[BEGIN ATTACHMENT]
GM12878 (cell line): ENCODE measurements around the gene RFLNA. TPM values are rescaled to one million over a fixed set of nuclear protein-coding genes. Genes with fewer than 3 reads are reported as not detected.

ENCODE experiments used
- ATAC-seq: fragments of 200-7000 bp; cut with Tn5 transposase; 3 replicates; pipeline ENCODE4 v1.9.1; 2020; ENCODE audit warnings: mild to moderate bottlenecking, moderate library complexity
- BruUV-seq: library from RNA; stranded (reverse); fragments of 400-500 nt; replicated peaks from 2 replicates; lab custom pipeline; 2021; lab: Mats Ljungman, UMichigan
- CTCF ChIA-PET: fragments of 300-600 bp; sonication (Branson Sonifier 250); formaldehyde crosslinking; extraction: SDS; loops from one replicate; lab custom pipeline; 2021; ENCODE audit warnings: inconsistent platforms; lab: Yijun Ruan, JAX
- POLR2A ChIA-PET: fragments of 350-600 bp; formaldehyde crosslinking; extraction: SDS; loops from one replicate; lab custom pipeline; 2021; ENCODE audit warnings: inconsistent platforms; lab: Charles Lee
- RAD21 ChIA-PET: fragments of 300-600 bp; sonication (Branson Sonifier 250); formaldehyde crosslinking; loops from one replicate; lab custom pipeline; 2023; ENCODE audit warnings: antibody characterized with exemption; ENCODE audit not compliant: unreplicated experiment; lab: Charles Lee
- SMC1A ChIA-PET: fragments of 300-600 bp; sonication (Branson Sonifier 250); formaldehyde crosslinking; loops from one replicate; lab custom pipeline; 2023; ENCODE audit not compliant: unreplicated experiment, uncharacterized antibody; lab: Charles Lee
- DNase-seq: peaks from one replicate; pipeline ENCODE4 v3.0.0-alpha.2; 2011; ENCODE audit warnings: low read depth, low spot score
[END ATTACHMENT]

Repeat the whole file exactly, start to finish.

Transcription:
GM12878 (cell line): ENCODE measurements around the gene RFLNA. TPM values are rescaled to one million over a fixed set of nuclear protein-coding genes. Genes with fewer than 3 reads are reported as not detected.

ENCODE experiments used
- ATAC-seq: fragments of 200-7000 bp; cut with Tn5 transposase; 3 replicates; pipeline ENCODE4 v1.9.1; 2020; ENCODE audit warnings: mild to moderate bottlenecking, moderate library complexity
- BruUV-seq: library from RNA; stranded (reverse); fragments of 400-500 nt; replicated peaks from 2 replicates; lab custom pipeline; 2021; lab: Mats Ljungman, UMichigan
- CTCF ChIA-PET: fragments of 300-600 bp; sonication (Branson Sonifier 250); formaldehyde crosslinking; extraction: SDS; loops from one replicate; lab custom pipeline; 2021; ENCODE audit warnings: inconsistent platforms; lab: Yijun Ruan, JAX
- POLR2A ChIA-PET: fragments of 350-600 bp; formaldehyde crosslinking; extraction: SDS; loops from one replicate; lab custom pipeline; 2021; ENCODE audit warnings: inconsistent platforms; lab: Charles Lee
- RAD21 ChIA-PET: fragments of 300-600 bp; sonication (Branson Sonifier 250); formaldehyde crosslinking; loops from one replicate; lab custom pipeline; 2023; ENCODE audit warnings: antibody characterized with exemption; ENCODE audit not compliant: unreplicated experiment; lab: Charles Lee
- SMC1A ChIA-PET: fragments of 300-600 bp; sonication (Branson Sonifier 250); formaldehyde crosslinking; loops from one replicate; lab custom pipeline; 2023; ENCODE audit not compliant: unreplicated experiment, uncharacterized antibody; lab: Charles Lee
- DNase-seq: peaks from one replicate; pipeline ENCODE4 v3.0.0-alpha.2; 2011; ENCODE audit warnings: low read depth, low spot score